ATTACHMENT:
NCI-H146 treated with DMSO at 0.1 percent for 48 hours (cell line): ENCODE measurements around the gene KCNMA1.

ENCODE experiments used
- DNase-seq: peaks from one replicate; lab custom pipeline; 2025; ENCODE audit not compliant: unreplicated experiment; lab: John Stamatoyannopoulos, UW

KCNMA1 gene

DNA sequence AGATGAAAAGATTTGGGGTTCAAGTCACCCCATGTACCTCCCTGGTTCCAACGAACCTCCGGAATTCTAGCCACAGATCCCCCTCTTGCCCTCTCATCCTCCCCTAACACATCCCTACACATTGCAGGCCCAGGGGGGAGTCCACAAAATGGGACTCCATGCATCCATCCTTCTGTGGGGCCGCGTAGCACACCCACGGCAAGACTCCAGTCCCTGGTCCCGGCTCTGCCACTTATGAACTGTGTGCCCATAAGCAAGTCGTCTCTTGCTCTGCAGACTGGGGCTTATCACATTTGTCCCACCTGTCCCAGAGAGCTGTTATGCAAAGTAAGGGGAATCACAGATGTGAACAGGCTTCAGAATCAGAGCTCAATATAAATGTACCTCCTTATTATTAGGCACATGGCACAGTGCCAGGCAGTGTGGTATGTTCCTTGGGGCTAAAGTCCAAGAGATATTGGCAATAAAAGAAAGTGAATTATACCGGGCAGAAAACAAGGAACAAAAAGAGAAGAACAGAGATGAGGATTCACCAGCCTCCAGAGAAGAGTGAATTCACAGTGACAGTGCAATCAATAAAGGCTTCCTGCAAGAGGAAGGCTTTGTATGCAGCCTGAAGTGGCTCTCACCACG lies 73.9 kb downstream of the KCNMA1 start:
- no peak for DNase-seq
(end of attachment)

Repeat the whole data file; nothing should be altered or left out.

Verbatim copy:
NCI-H146 treated with DMSO at 0.1 percent for 48 hours (cell line): ENCODE measurements around the gene KCNMA1.

ENCODE experiments used
- DNase-seq: peaks from one replicate; lab custom pipeline; 2025; ENCODE audit not compliant: unreplicated experiment; lab: John Stamatoyannopoulos, UW

KCNMA1 gene

DNA sequence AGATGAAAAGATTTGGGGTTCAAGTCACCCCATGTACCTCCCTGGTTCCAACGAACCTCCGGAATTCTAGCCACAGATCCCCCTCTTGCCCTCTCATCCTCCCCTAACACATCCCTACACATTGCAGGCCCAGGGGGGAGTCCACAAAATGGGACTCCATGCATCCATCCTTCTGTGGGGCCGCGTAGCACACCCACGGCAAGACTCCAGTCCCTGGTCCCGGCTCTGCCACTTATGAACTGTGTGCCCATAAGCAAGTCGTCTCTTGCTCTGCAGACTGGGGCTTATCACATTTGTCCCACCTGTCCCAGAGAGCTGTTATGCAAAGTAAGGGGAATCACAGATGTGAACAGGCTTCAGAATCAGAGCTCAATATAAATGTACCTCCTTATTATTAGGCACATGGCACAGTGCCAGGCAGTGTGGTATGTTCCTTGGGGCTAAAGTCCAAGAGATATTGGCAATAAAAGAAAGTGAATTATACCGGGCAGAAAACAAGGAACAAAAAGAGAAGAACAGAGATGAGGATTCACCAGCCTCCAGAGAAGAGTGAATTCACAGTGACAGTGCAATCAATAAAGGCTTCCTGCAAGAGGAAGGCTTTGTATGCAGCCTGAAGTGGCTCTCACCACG lies 73.9 kb downstream of the KCNMA1 start:
- no peak for DNase-seq